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Serving: MO
2019 Midwest Flood
machinery on hill above flooded field
FLOOD FINISH: Machinery parked on a hill means flooded farm fields are not planted with corn this year. Cover crops are one avenue for farmers to keep the soil covered.

How cover crops work with prevented planting

Understand the program, insurance and incentives before planting cover crops.

Many farmers will file for prevented plant crop insurance payments this year after record-setting May rainfall and flooding. Now they face decisions on what to do with unplanted fields.

Cover crops are one option. But Rob Myers, a University of Missouri Extension agronomist, says there are nuances to complying with crop insurance regulations.

"If fields are not planted to their intended commodity and a prevent plant insurance payment is collected, farmers then need to decide what to do with that field," Myers says.

He encourages farmers to plant something on those fields to suppress weeds, protect soil from erosion and maintain the soil biology.

Missouri farmers are growing accustomed to planting cover crops. According to the 2017 USDA Census of Agriculture, farmers in the state planted more than 840,000 acres of cover crops in 2017. However, planting may come sooner this year.

Normally, most Missouri cover crops are planted in the fall, but this year Myers expects to see a lot of prevented plant fields with cover crops planted in midsummer.

Before planting

Farmers need to know the rules for federal crop insurance to decide on the best option for their operation, Myers says.

"If the cover crop serves only to protect and improve the soil, you can plant them without any concern about affecting payout of prevent plant insurance payments," he explains.

There are no crop insurance restrictions on the use of a cover crop this summer, as long as it is not hayed or grazed. USDA Risk Management Agency rules prohibit haying or grazing cover crops until after Nov. 1 for full payment.

A provision allows 35% payment on the prevented plant crop insurance if you wait to plant the cover crop for forage use after the late-planting period for that commodity, Myers says.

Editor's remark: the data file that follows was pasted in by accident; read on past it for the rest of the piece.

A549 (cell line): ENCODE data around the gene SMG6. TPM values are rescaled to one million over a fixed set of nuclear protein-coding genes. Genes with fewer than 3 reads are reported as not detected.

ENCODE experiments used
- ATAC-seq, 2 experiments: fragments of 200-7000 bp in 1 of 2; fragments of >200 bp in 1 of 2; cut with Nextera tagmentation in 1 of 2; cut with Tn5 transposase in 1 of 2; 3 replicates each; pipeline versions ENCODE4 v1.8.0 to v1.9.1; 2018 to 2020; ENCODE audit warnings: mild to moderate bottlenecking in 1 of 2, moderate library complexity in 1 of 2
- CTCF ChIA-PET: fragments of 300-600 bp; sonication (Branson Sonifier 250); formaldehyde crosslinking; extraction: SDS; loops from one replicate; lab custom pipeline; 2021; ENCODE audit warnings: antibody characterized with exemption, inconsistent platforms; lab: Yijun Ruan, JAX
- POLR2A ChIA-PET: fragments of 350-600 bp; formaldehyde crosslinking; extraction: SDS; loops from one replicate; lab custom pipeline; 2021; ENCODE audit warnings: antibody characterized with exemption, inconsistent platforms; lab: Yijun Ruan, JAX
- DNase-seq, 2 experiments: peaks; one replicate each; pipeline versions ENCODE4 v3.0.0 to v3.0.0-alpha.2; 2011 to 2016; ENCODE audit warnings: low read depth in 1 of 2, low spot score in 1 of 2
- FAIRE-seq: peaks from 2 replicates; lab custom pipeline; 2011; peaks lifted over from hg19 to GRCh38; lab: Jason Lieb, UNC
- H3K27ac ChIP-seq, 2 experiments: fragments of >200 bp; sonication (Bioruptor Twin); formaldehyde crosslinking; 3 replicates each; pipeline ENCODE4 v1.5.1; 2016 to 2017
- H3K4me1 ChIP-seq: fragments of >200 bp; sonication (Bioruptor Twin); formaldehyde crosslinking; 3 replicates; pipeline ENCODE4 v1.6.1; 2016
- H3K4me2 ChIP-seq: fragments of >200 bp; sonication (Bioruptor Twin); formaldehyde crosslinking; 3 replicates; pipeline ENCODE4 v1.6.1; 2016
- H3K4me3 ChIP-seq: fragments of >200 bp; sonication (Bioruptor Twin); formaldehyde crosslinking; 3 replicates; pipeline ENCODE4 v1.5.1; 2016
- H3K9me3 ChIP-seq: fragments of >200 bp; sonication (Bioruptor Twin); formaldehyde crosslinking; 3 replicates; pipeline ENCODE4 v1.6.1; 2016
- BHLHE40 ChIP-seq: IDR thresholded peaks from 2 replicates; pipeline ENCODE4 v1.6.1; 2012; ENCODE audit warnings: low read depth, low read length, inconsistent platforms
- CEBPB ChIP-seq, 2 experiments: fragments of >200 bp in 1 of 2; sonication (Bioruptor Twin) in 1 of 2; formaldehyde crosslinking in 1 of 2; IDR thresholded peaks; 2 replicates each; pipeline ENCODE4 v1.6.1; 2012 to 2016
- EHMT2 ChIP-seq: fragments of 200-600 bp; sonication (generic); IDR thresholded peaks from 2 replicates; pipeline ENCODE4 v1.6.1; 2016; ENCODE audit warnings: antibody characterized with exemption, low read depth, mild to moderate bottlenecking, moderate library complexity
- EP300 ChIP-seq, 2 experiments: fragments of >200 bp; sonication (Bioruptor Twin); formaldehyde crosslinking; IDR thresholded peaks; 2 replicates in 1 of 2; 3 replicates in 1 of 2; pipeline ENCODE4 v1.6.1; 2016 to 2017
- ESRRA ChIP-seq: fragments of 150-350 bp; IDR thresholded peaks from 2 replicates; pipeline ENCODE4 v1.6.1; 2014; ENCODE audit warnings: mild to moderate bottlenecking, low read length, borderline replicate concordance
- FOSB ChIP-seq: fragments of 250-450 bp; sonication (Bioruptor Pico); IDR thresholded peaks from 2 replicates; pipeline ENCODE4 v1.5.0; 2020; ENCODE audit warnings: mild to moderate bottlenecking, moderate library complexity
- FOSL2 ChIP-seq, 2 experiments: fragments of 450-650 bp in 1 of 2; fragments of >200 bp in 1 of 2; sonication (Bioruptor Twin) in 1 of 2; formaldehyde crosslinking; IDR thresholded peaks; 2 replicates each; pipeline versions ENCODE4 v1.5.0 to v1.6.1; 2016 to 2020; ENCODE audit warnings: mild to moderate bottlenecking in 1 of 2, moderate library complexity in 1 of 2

“A farmer considering cover crops for haying or grazing would need to evaluate the worth of the cover crop forage versus the reduced insurance payment,” he says. “They also need to be sure they are past the end of the late-planting period on cover crop seeding. Otherwise, the insurance payment becomes zero."

Look for incentives

Myers also advises farmers to be aware of options for cover crop incentive payments from the Natural Resources Conservation Service or the Missouri Soil and Water Conservation Program. Each agency offers programs and incentives only at certain times of the year.

There currently is a special sign-up through July 19 to receive Environmental Quality Incentives Program funds for cover crop planting on flooded cropland in the 13 Missouri counties that have been declared federal disaster areas. Check with your local NRCS or conservation district office for details.

Source: The University of Missouri Extension, which is solely responsible for the information provided and is wholly owned by the source. Informa Business Media and all its subsidiaries are not responsible for any of the content contained in this information asset.
TAGS: Disaster
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